Archive for July, 2011

Improving the DATA act – open govt in the USA

July 8th, 2011

Beth Noveck, NYU law professor and previously Deputy Chief Technology Officer of the US, and I have written a  blog posting that discusses the DATA act, a proposed US law to improve the transparency of US spending. I realized this may also be of interest to folks working on Linked Data, and especially linked open government data, so I thought I’d mention this here as well.

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Introducing Sterno, another RDF syntax (Really?)

July 3rd, 2011

In this blog post, I want to introduce a RDF syntax called Sterno. (Oh no… not another one… right? Please, read on.) Sterno is an extension of the N-triples syntax and a subset of the Turtle syntax aimed at improving compression over N-triples while also preserving the simplicity of N-triples. But what could possibly warrant defining yet another RDF syntax?

After winning the 2009 Billion Triple Challenge, Greg and I realized that a fair amount of time in our system was spent transferring data from disk. At that time, our system read N-triples documents because their simple syntax was amenable to parallel I/O, but N-triples documents are often very verbose. Turtle, however, introduces many features which improve compression, and N-triples is a syntactic subset of Turtle. So the idea arose, how much of Turtle (i.e., which features of Turtle) should we use to extend the N-triples syntax in order to improve parallel I/O? The details of our investigation into the matter can be found in our paper entitled “Reducing I/O Load in Parallel RDF Systems via Data Compression,” published at the 1st Workshop on High-Performance Computing for the Semantic Web (HPCSW2011). (We also compare the use of Sterno “compression” of RDF data with LZO compression for parallel I/O. The HPCSW proceedings can be found here for those who are interested.)

Admittedly, a RDF syntax designed for parallel I/O would seem to have a limited audience, but it turns out that Sterno may be of more general use. Sterno’s simplicity may be desirable for a multitude of purposes simply because it is easier to support than Turtle (that is, easier to produce and parse), particularly for use on the command-line. Note that Sterno is not meant to replace or compete with any other RDF syntax; instead, it simply gives a name and definition to a useful middle ground between N-triples and Turtle.

Sterno is normatively described as an extension of the N-triples syntax. In other words, the Sterno syntax subsumes the N-triples syntax, and the Sterno syntax is defined as the N-triples syntax with the addition of the following Turtle features:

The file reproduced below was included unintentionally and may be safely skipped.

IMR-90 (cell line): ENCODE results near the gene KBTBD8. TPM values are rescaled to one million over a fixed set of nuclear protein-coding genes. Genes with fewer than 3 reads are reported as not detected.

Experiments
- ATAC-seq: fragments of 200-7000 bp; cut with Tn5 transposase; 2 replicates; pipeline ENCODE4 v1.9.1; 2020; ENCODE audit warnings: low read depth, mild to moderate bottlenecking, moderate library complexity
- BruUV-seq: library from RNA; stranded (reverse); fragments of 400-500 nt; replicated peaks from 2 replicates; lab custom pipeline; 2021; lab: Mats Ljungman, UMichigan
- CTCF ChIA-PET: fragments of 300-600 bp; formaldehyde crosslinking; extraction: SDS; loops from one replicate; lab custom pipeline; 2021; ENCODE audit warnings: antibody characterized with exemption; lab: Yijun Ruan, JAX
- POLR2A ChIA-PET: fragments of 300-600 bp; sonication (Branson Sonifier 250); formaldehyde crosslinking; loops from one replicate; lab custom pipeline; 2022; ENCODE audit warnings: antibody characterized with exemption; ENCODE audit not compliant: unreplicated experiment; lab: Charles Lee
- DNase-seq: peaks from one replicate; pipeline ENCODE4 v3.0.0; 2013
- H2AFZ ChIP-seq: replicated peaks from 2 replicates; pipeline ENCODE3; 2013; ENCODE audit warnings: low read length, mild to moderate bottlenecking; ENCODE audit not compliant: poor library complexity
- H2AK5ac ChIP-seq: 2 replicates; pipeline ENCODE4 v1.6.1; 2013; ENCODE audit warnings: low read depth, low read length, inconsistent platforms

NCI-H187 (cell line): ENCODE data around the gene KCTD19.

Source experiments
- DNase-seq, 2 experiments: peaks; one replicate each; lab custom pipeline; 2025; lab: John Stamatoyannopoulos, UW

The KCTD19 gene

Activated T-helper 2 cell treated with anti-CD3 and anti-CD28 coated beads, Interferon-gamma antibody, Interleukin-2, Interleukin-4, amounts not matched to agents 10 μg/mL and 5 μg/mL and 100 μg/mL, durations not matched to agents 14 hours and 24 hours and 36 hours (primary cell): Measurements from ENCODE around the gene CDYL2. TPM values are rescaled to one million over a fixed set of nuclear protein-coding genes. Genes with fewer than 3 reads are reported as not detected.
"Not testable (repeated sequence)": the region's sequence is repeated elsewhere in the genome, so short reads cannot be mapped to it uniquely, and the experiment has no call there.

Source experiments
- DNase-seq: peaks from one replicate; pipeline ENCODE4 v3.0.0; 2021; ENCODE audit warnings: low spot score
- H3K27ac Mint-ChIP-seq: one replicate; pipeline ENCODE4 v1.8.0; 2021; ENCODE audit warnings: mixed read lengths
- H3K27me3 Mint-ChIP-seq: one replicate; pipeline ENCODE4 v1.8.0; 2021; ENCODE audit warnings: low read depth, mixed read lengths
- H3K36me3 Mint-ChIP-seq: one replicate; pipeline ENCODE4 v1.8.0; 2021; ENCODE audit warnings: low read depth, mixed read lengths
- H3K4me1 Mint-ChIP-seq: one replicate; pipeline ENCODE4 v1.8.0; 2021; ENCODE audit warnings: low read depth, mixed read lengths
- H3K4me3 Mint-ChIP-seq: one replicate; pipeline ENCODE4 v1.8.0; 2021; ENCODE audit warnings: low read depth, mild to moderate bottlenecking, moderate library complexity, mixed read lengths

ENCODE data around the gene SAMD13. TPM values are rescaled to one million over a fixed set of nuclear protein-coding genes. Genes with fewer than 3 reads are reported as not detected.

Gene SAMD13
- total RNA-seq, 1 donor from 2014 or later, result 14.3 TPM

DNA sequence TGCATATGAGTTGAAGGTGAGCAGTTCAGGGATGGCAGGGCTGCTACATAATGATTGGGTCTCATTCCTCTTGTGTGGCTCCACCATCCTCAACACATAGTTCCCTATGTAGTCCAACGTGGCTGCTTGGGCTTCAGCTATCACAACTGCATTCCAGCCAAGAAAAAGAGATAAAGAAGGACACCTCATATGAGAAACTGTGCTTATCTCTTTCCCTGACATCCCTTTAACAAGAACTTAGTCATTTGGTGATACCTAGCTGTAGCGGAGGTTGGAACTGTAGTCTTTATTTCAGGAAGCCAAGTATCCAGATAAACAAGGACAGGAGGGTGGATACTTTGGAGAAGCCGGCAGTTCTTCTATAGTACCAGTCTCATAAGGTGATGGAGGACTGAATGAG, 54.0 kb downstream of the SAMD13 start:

• UTF-8 Encoding: A Sterno document is a Unicode character string encoded in UTF-8.
  • Prefix declarations and QNames: A Sterno document allows for prefix declarations and QNames, but all prefix declarations must occur at the beginning of the document before any actual triples.
  • Implicit datatypes for xsd:integer, xsd:double, xsd:decimal, and xsd:boolean. For example, "1"^^xsd:integer may simply appear in the document as 1.
  • The a keyword may be used to replace rdf:type whenever it occurs in the predicate position of a triple.
  • The empty collection () may be used to replace rdf:nil whenever it occurs in the subject or object position of a triple.
  • An anonymous blank node [] may be used, although its usefulness is severely limited in Sterno.
  • Blank node labels may be as complex as in Turtle. That is, we do not maintain the restriction in N-triples that blank node labels be only word characters. (E.g., _:blank-node is valid in Turtle and Sterno, but not in N-triples.)

An actual grammar for the Sterno syntax can be found in the extended version of our HPCSW paper. All this may be a bit too much to think about in one's head, so following is a contrived example in N-triples, Sterno, and Turtle. (For a more realistic example, see my FOAF profile in N-triples, Sterno, and Turtle.)


<file:///foaf.rdf#me> <> <> .
<file:///foaf.rdf#me> <> "Andr\u00E9" .
<file:///foaf.rdf#me> <> "40"^^<> .
_:list <> <> .
_:list <> "line1\n\tline2 \"quoted string\" " .
_:list <> <> .
_:contrived <> <> .
# What a contrived triple.


@prefix mine: <file:///foaf.rdf#> .
@prefix rdf: <> .
@prefix foaf: <> .
mine:me a foaf:Person .
mine:me foaf:nick "André" .
mine:me foaf:age 40 .
_:list a rdf:List .
_:list rdf:first "line1\n\tline2 \"quoted string\" " .
_:list rdf:rest () .
[] a <> .
# What a contrived triple.

Turtle (with base URI <file:///foaf.rdf>):

@prefix foaf: <> .
<#me> a foaf:Person ; foaf:nick "André" ; foaf:age 40 .
@prefix rdf: <> .
( """line1
line2 "quoted string" """ ) a rdf:List .
[]a<> . # What a contrived triple.

Put roughly, the Sterno syntax maintains the simplicity of N-triples that each line contain at most one triple, and there must be whitespace between the RDF terms of a triple. Therefore, although it is not as concise as Turtle (e.g., property lists and object lists are not adopted), it is easier to parse and generate.

Feedback welcome, even encouraged.

(Why the name “Sterno”? The name “Sterno” originated as an abbreviation for sternotherus, a genus of aquatic turtle, the most common species of which typically grows to only 7.5-14 centimeters. The name is chosen to reflect that the Sterno syntax is a small, syntactic subset of the Turtle syntax. Additionally, it is an acronym meaning “Simple, TErse Rdf… NOthing else.”)

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